Fascinating!!  To see some photos, click on the text above.    🙂

Inside JFK’s door-to-door search for a French call girl — and why she had to look like Jackie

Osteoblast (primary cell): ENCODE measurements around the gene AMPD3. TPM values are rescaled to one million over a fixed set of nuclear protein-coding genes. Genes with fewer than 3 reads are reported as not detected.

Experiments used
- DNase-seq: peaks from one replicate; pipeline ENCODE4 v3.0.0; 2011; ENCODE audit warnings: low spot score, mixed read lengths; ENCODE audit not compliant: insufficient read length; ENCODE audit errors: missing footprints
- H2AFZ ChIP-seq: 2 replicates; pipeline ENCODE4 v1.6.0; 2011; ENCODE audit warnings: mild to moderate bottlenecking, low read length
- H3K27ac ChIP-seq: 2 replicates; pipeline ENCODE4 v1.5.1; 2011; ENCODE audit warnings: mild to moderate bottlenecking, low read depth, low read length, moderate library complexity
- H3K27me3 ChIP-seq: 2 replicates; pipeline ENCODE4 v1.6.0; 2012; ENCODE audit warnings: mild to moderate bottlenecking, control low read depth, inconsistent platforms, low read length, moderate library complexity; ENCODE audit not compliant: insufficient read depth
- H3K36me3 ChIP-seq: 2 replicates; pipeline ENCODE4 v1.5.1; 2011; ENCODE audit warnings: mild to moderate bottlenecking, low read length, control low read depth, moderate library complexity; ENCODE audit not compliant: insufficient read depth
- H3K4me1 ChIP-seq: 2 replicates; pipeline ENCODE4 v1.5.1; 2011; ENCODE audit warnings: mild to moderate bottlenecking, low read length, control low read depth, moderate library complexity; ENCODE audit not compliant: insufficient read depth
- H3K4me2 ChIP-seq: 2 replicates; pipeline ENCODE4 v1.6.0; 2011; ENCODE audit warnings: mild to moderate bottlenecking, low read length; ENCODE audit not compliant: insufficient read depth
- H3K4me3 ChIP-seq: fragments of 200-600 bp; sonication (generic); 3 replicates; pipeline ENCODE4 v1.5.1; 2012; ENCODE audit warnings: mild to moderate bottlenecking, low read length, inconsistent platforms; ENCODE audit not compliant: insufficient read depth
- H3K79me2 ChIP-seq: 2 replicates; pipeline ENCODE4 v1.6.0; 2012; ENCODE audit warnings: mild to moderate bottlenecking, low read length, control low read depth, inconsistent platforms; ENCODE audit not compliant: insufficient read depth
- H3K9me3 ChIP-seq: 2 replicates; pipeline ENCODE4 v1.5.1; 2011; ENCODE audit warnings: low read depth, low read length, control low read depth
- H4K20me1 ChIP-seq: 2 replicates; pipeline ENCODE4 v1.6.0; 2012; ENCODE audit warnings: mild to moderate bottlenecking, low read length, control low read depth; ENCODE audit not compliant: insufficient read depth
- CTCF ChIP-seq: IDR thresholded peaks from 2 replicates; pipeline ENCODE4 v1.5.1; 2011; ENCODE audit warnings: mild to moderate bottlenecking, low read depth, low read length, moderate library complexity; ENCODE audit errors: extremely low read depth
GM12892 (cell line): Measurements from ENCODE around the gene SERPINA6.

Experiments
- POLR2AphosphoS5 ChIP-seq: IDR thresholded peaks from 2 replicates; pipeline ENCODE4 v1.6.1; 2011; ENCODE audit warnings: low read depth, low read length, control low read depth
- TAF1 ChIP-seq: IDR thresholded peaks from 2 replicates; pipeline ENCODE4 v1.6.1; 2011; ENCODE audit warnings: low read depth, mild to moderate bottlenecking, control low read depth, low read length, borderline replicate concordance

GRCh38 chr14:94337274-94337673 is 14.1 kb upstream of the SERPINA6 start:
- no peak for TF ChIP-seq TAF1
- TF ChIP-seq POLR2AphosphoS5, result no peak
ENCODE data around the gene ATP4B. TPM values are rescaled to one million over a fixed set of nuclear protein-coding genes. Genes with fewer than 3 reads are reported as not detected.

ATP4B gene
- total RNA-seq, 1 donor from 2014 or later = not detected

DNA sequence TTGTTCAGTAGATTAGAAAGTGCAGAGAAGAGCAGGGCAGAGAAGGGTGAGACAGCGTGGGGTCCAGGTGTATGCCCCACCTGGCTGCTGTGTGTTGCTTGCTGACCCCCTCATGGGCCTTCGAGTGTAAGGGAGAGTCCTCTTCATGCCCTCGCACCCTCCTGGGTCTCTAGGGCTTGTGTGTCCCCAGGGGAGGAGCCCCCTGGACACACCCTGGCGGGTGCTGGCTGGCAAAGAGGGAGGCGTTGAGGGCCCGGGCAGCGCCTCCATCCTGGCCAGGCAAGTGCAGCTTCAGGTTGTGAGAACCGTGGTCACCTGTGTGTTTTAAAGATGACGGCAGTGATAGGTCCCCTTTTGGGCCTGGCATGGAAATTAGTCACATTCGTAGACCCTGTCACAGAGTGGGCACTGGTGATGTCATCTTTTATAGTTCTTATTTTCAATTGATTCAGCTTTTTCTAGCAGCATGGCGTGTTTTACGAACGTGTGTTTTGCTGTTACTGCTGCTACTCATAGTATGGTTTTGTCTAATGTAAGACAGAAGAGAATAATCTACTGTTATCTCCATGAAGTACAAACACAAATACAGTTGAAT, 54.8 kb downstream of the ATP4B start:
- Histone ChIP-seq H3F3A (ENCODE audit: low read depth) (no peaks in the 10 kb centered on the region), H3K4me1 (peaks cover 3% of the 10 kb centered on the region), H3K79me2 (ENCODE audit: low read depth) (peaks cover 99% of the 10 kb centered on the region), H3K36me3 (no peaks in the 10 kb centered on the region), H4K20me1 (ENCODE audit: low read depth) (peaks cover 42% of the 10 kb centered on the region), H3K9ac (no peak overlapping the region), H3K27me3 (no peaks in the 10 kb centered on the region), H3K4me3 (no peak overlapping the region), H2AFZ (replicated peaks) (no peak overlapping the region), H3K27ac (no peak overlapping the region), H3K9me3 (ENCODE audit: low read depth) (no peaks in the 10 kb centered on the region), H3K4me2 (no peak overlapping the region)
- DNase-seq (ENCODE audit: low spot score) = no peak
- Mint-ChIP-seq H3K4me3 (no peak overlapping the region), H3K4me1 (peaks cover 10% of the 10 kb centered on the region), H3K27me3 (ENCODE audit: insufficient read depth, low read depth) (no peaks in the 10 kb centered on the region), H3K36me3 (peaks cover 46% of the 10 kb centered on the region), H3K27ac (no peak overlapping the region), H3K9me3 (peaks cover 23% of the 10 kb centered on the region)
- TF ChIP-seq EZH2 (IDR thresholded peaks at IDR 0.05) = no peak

In May 1961, an elderly woman in Paris heard a knock at the door of her six-story walk-up apartment. It was only the most powerful man in the world. The president of the United States was going door-to-door hoping to find the call girl he had discreetly arranged to meet. John F. Kennedy, it turned out, used a fake excuse about a doctor’s visit to attend a long-arranged dalliance while in Paris for a crucial summit, only to wind up in the wrong building, knocking on the doors of random Parisians who were left with the surprise of their lives. The tale of this ill-advised but ultimately, er, successful liaison is recounted in “Madame Claude: Her Secret World of Pleasure, Privilege, & Power,” by William Stadiem (St. Martin’s Press). Madame Claude, born Fernande Grudet on July 6, 1923, in Angers, France, was one of the world’s most successful madams. Starting in 1957, she ran an exclusive, high-class prostitution ring that offered a very specific type of woman — tall, supermodel-gorgeous, classy and upscale (or at least trained to appear so) — to the world’s richest and most powerful men. The young women who worked for her were known as Claude girls, which became a well-known and powerful brand. She scouted them carefully, paid for plastic surgery if needed, and ultimately hoped to marry them off to aristocracy. “A date with a ‘Claude girl’ was one of those pinnacle Paris experiences,” writes Stadiem, “like staying at the Ritz or dinner at Maxim’s or wearing a Lanvin suit . . . an apotheosis of luxury that the French do better than any other nationality.” According to Stadiem, Madame Claude’s client list included the world’s most successful men of the time: Kennedy, Frank Sinatra, Pablo Picasso, Marc Chagall, Sammy Davis Jr., former Vice President Nelson Rockefeller, three generations of Gettys, the Shah of Iran, Marlon Brando, Darryl Zanuck, Groucho Marx. If you were rich, famous and male in the 20th century, chances are Madame Claude knew what you liked in bed, and provided exactly that. For Kennedy, his desired liaison required almost as much detailed preparation as an actual political summit. After the Bay of Pigs fiasco in April 1961, Kennedy thought a meeting in Europe with French and Soviet leaders Charles de Gaulle and Nikita Khrushchev, respectively, could serve as a reset for his presidency. He decided that he and first lady Jackie Kennedy would embark on their first official European tour. This would be the trip where Jackie so entranced the French that Kennedy famously introduced himself as “the man who accompanied Jacqueline Kennedy to Paris.” But while Jackie was thrilled at the prospect of meeting novelist and newly appointed French Culture Minister Andre Malraux, one of her literary idols, her husband looked to fulfill a different sort of fantasy. “If JFK had a type, it was the wholesome, snooty, proper, preppy girl whose flaunted untouchability he could violate . . . girls like Jacqueline Bouvier,” writes Stadiem, who notes that Kennedy learned about Madame Claude from Sinatra. “Here was a madam who specialized in exactly what JFK was after.” The liaison, Stadiem writes, was arranged directly between Madame Claude and Pierre Salinger, Kennedy’s press secretary. When Salinger first proposed the arrangement, Claude turned him down, fearing the many things that could go wrong if the president’s visit to a prostitute went haywire. But Salinger, the brains behind many of Kennedy’s most impactful speeches, convinced Claude that any problems could work in her favor — that a scandal would make her a legend to the sex-comfortable French, and that a successful dalliance would bring her to the attention of the world’s most powerful men. “‘Rise to the occasion,’ Salinger exhorted Claude. ‘Do it for your career. Do it for your country,’ he riffed, paraphrasing JFK’s inaugural address. ‘Think big!’ ” Stadiem writes. “Weighing risks and rewards like the shrewd banker she might have otherwise been, Claude decided to go for it.” On the trip, Kennedy hoped to hook up with French actress and Jackie Kennedy-lookalike Anouk Aimée, who had just appeared in the Federico Fellini hit “La Dolce Vita.” The president, Stadiem writes, had been “obsessed about her.” “What does he want her for? He’s already got her,” Claude, referring to Aimée’s resemblance to the president’s wife, asked Salinger. “The explanation was that JFK liked the package more than the contents,” Stadiem writes. “He was drawn to Jackie’s looks but wanted a more seductive, sexual version.” Aimée, however, was horrified at the suggestion, rejecting it outright — not for any reticence about a paid encounter, but because she considered Kennedy a “puerile warmonger.” Claude told Salinger only that she was away on business and, therefore, unavailable. While Claude searched for a suitable replacement, Kennedy and Salinger spent much of their time in the month before the summit determining how they would fit this diversion, for which they had a maximum of one hour, into the two-day trip without anyone finding out. They even had a code, speaking about “buying Jackie a gift saddle at Hermès” whenever they needed to discuss the side excursion. “If the world had any idea how much of his time was focused not on NATO or Algeria or Vietnam, but on a hot date from Madame Claude, the perception of history would have been dubious, to say the least,” Stadiem writes. Claude found Kennedy’s dream date in a 23-year-old Sorbonne graduate who worked as a fitting model for Givenchy. That last detail added an intriguing element to the liaison. Kennedy and the first lady fought incessantly about the trip, as the president wanted the former Ms. Bouvier to dial down her natural “Frenchness” and reflect a more American image. On this front, Jackie thought her husband should stuff it. Salinger and Claude, aware of this, both thought that a Jackie lookalike adorned in a dress from the most French of designers would be like “waving a red cape at a bull; the bull was sure to charge, as was the president.” For secrecy’s sake, it was determined that the dalliance would take place at the young woman’s apartment.